The Other Side of the Opioid Epidemic

The number of opioid prescriptions per person in the U.S. peaked in 2010. And it has dropped every year since through 2015. This sounds encouraging, but according to the Centers for Disease Control and Prevention (CDC), the level in 2015 was still three times higher than in 1999. And while the U.S. makes up 5% of the world’s population, we consume 80% of the opioid pain relievers manufactured.

So, prescribers are becoming more and more reluctant to write prescriptions for the drugs for fear of investigation, or worse, prosecution and prison. This after increasing attention on the opioid epidemic that has led to policies aimed at curbing prescriptions and dosages, as well as insurers limiting the number of pills they’ll authorize.

In March 2016, the CDC issued stricter guidelines for doctors who prescribe opioids. The guidelines urge doctors to use caution when prescribing opioids at any dosage, especially when increasing dosages, including justifying dosages greater than 90MME per day.

Is this a case of throwing the baby out with the bathwater?

What About Chronic Pain Sufferers?

What about the patients for whom pain is genuine, and often chronic (estimated to be between 25-100 million people in the U.S.)? What about those whose need for pain relief is real? Chronic pain is the primary reason people go on disability. And in addition to overall quality of life, chronic pain negatively effects work, family, and social networks. According to an article posted on the Psychology Today website (11/24/2015), the suicide rate among people with chronic pain is known to be roughly twice that for people without chronic pain.

Is there an epidemic of chronic pain that’s getting little attention in the face of the opioid epidemic?

Chronic pain sufferers are often dependent on opioids to function and live normal day-to-day lives. But being dependent (in order to function) is not the same as being addicted.

Patients who have legitimate needs for opioids are finding it increasingly difficult to get access to their prescriptions; they experience everything from having to drive long distances to find providers willing to prescribe, to having to sign contracts, to being urine tested, to being tapered to lower doses than they need.

What’s the Answer?

These patients, and their doctors, say that the answer to the opioid epidemic is not taking away the medication of every patient out there. It’s addiction treatment. They say there are those who legitimately need pain medication as well as the many options for chronic pain management available to providers. Appropriate use of the correct intervention at the right time must be part of the conversation.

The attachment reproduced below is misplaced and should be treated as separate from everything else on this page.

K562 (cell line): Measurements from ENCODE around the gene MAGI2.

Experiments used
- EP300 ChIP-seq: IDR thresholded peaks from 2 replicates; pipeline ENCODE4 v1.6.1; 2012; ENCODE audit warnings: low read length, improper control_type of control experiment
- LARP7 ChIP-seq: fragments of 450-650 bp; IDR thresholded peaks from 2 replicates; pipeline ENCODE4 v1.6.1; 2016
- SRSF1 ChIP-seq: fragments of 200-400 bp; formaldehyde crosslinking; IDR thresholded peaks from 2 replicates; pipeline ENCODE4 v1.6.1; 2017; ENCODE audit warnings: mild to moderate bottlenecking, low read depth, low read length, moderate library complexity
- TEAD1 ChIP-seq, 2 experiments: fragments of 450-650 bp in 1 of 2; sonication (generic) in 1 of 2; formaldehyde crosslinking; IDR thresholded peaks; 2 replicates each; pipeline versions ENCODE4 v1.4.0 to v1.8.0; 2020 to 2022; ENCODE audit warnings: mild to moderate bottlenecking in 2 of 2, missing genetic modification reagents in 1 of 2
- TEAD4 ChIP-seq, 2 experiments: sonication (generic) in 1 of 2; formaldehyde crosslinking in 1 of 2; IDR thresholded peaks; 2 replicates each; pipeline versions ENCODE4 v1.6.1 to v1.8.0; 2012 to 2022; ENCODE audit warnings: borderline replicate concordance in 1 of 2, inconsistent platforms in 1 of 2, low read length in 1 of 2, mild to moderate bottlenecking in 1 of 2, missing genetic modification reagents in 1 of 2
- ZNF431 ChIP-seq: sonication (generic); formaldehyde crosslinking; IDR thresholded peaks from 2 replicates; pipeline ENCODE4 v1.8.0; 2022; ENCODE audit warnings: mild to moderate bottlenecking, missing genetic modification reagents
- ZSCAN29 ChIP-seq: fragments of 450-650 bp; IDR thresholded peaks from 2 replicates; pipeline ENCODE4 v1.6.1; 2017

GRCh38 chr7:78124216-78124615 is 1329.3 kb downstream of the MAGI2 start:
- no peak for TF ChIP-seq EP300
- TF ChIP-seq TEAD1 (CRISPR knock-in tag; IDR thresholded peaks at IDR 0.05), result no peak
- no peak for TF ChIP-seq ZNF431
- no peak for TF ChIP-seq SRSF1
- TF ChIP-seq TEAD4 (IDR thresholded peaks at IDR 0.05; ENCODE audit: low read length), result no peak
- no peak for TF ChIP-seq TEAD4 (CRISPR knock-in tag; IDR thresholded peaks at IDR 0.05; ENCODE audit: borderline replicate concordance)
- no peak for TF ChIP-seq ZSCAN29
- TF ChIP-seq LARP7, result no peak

In Idaho, where a “Don’t Punish Pain” rally was held in Boise in March 2018, attendees wanted to have chronic pain sufferers added to a list of cancer and hospice patients. This would enable them to get their pain prescriptions without limitations. Protesters hope that future legislation reflects their needs.

But providers in Idaho write higher than the national average number of opioid prescriptions. According to the National Institute on Drug Abuse, in 2015, Idaho providers wrote 76.4 opioid prescriptions per 100 people. That’s approximately 1.3 million prescriptions. In the same year, the average U.S. rate was 70 opioid prescriptions per 100 people. And in some Idaho counties the rate is even higher.

In an April 2018 interview with CNN, the head of the U.S. Food and Drug Administration, Dr. Scott Gottlieb, suggested mandatory training on pain management and opioid prescribing for the nation’s physicians. He said that current standards are based on outdated training, which is not mandatory and that we need to “re-educate a generation of physicians.”

Idaho is already making efforts in that arena with prescriber education via University of Idaho’s ECHO Program. ECHO uses a team of specialists in a learning and guided practice model – communicating through video conferencing technology to connect with providers throughout the state to conduct virtual clinics. Its first clinic (bi-monthly March through September 2018) is focusing on opioid addiction and treatment.

Chronic pain sufferers and the providers who treat them hope that the pendulum that has swung so far in one direction will come back toward center. They hope that with more research and increasing calls for mandatory education, not only in opioid prescribing but in pain management, the right balance of treating people who suffer from chronic pain will be achieved.

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